Powell Wants a New Telecom Law


Here's the telecom necrology, as told by Federal Communications Commission chairman Michael Powell: 500,000 jobs obliterated, $1 trillion in debt accumulated and $2 trillion in market value incinerated.

Powell, who's at the regulatory fulcrum of the whole mess, went to Capitol Hill last week to suggest a way out. His answer? Rewrite the Telecommunications Act of 1996 to include incentives for the deployment of broadband links from the street to the home — the so-called last mile.

Although telecom carriers installed high-capacity lines from coast to coast to such an extent that nearly two-thirds of the fiber sits unused, Powell argued that the industry failed at "uncorking the network at the last mile."

Residential access to high-speed-data links could turn the industry around, said Powell, who urged the Senate Commerce Committee to consider changing the law.

"Broadband very likely holds the key to the long-term recovery of the telecommunications industry and, indeed, our nation's long-term economic growth and its ability to compete on the global stage," Powell said.


Changing the law would not be a case of too little, too late. Despite the bankruptcy of WorldCom Inc. and accounting troubles at Qwest Communications International Inc., Powell predicted the industry would survive and ultimately find daylight.

"This market is not collapsing and is not going to fail over time, in my estimation," Powell said.

More immediately, Powell said it was important for Congress to clarify that the FCC can order data carriers to continue to provide service to consumers after those outfits declare bankruptcy. He said there was legal ambiguity as to whether the FCC has the authority over cable operators and Internet-backbone providers that intend to abruptly discontinue data service.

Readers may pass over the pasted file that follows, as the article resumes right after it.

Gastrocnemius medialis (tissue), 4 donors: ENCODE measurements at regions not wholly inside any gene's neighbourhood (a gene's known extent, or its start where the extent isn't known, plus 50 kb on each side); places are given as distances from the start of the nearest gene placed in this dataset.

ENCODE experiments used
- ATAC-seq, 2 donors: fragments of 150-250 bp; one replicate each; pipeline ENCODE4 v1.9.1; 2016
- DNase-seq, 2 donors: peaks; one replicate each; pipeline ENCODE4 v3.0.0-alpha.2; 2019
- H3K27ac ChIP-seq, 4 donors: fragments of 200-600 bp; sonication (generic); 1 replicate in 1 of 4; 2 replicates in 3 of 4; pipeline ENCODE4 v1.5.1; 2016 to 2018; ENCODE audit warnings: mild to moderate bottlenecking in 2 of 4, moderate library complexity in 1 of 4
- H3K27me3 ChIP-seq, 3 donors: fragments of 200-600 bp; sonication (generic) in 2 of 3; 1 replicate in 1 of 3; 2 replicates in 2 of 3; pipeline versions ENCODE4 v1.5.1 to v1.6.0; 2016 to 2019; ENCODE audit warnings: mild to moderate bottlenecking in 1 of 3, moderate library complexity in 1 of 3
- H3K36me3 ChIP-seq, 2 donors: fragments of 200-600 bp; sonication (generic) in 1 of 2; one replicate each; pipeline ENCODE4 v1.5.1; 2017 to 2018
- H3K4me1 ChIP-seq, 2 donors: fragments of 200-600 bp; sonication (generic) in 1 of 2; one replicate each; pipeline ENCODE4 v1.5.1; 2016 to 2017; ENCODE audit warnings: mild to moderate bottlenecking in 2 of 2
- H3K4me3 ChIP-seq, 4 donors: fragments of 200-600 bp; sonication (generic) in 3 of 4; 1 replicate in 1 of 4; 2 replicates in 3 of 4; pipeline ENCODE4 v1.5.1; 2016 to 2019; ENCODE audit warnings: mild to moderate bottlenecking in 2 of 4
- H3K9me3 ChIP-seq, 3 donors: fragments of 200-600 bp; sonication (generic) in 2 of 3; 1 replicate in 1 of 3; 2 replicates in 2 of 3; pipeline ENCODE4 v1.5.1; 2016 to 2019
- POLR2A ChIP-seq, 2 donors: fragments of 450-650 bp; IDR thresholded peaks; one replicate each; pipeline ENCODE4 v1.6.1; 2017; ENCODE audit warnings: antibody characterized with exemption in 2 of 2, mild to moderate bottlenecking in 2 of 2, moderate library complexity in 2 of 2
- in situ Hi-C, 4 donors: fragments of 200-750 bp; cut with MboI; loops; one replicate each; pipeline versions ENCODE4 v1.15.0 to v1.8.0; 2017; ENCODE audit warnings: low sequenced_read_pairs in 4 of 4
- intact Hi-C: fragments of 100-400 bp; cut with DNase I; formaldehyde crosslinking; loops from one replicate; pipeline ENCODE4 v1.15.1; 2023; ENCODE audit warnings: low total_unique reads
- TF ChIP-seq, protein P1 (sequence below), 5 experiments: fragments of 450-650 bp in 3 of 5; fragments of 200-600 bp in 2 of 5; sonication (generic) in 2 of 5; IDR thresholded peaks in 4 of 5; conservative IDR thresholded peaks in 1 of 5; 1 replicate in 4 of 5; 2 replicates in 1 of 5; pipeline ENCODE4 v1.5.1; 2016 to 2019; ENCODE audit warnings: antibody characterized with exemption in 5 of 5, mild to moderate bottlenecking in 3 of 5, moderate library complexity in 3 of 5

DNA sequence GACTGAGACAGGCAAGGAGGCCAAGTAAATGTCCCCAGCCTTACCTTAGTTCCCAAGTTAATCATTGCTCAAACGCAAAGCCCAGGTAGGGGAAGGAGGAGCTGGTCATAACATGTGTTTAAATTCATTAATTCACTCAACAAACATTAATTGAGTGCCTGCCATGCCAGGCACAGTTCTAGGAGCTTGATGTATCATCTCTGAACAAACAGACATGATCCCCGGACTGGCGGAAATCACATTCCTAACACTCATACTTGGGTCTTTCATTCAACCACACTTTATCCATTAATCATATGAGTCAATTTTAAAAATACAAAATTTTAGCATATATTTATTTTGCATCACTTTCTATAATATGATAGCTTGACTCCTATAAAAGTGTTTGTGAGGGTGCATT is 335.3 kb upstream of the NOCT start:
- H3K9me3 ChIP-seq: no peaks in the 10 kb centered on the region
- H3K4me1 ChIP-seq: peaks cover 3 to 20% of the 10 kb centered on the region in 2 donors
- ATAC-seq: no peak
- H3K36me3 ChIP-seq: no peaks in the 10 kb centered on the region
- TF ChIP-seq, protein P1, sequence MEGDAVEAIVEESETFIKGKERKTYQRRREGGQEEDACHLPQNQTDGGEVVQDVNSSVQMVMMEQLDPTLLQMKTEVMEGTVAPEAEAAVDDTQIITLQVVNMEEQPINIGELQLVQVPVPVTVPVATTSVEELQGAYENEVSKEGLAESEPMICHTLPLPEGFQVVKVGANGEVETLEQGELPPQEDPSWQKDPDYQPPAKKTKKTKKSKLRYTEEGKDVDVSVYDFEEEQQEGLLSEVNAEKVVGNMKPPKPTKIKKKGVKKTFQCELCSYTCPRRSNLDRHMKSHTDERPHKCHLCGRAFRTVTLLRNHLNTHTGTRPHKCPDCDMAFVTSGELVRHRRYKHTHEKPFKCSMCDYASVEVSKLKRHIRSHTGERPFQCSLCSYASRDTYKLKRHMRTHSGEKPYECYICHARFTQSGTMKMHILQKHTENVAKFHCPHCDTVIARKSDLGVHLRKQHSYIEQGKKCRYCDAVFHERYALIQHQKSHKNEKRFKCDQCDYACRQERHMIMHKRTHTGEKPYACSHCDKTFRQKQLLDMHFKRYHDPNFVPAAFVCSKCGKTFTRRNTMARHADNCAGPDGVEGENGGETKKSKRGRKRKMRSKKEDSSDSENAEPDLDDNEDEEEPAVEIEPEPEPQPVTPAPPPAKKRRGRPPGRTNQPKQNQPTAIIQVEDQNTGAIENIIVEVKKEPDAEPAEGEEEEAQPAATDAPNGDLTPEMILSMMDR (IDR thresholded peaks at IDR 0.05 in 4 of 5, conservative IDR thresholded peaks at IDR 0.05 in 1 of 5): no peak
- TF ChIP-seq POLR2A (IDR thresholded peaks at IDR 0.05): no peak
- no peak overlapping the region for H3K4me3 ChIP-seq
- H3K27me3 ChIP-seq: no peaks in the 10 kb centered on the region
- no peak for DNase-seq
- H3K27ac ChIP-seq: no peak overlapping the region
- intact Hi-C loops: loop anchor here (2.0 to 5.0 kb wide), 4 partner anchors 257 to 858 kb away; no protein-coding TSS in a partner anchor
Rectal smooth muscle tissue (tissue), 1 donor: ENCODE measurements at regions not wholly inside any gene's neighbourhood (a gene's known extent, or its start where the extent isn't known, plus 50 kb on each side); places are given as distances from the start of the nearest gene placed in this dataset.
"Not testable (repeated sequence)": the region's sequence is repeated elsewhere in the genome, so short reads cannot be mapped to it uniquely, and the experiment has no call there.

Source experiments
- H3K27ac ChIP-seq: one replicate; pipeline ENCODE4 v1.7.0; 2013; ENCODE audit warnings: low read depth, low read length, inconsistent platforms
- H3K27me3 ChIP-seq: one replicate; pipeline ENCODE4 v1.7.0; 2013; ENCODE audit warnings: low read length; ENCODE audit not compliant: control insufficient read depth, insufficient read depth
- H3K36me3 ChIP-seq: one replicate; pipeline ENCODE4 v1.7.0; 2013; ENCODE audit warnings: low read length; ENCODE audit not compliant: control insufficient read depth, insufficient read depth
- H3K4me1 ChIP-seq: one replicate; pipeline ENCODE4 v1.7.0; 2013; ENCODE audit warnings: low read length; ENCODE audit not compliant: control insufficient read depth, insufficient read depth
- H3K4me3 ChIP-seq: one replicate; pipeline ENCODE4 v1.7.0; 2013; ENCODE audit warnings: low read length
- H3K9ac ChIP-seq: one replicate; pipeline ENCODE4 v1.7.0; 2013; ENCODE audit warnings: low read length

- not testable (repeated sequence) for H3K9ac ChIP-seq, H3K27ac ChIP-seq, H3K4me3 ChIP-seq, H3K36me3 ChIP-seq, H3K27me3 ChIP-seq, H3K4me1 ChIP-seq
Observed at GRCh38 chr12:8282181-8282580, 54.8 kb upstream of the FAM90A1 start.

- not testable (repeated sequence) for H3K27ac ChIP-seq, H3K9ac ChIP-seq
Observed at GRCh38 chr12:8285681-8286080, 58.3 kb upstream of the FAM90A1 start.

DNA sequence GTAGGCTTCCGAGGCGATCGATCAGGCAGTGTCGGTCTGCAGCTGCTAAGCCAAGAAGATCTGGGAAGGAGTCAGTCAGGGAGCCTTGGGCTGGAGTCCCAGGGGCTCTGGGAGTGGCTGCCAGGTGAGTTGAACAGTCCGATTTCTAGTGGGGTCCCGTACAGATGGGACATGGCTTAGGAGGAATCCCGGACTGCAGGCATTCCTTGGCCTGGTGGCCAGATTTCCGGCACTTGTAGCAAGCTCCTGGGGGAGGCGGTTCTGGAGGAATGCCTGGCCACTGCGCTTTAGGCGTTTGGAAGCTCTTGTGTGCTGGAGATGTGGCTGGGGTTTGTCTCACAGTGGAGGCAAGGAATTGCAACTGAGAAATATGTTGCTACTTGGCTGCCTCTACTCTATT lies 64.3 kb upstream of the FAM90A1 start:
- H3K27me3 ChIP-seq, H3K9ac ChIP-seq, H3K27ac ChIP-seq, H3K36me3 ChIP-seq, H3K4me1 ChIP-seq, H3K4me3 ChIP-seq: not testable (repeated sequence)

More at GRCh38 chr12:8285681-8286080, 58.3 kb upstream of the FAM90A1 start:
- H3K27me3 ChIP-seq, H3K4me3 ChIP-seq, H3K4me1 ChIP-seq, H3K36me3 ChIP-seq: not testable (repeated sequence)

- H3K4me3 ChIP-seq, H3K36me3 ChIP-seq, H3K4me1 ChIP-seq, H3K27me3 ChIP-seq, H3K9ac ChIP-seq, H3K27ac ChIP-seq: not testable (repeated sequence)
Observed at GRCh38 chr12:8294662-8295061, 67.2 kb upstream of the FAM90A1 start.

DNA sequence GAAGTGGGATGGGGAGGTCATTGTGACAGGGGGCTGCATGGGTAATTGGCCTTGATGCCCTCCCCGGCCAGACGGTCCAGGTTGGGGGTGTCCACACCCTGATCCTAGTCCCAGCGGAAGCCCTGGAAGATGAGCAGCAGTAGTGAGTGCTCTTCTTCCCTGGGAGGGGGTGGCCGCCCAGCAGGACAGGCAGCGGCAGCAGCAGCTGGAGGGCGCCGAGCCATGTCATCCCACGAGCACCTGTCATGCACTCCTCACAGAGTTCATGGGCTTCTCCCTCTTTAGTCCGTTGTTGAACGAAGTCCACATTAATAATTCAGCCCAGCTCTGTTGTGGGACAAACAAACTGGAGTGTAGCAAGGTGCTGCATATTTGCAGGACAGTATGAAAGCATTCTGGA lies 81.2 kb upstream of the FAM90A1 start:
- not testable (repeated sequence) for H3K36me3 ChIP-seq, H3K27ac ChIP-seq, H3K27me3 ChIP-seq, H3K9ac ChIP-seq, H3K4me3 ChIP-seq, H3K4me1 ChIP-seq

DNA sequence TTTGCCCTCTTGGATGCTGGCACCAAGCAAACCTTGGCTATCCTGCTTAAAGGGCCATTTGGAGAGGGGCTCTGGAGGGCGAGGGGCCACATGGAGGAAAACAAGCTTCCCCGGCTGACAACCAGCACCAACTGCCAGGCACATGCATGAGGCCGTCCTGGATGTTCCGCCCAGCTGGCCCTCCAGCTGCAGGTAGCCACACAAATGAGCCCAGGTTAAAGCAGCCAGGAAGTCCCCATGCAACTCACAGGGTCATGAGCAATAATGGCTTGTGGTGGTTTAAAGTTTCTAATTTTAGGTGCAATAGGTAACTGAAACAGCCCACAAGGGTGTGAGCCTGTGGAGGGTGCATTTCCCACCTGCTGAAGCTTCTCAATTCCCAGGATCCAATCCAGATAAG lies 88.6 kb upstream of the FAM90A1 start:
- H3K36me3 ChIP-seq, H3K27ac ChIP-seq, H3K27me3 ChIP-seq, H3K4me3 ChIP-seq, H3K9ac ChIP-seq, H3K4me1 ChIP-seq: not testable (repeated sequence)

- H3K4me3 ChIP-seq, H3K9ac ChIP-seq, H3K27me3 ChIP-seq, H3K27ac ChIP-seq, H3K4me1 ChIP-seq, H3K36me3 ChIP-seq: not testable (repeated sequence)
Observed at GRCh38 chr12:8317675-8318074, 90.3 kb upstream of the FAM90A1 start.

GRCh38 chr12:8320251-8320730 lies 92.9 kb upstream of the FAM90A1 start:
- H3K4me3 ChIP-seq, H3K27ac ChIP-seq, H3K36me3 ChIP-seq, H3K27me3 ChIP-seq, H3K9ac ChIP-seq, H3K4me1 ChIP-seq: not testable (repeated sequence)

Senate Commerce Committee chairman Fritz Hollings (D-S.C.) said he hoped to help out as soon as possible.

"We'll make every effort possible to do so," Hollings said.

At the FCC, Powell said he was doing his part to help the industry recover from a crash that was induced by what he called "the Internet gold rush." After failing to live up the hype, that speculative rush caused dozens of firms to file for bankruptcy and others to attempt to mask poor results with accounting tricks and fraud.


Powell has proposed deregulating the data services of the Baby Baby phone companies, which have complained that current FCC rules rob them of the incentive to build last-mile broadband facilities because they must be leased to competitors as below-cost rates.

Sen. Byron Dorgan (D-N.D.) said some of Powell's policy pronouncements and leanings give him "heartburn" and urged Powell to more cautiously.

Hollings declared that the "the Bell company crowd" was trying to push deregulation at the FCC because the Bells could not obtain a new law from Congress.

"Please don't do that," Hollings said. "They are playing a sordid game."

Powell said market conditions were such that telecom mergers were inevitable — and that new regulations designed to promote rationale market entry were necessary — but the FCC would not abandon its mission to protect the public interest.

"I believe that when we are done, our record will show a good balance of understanding that it's not regulation versus deregulation. We need both. We need to do both well."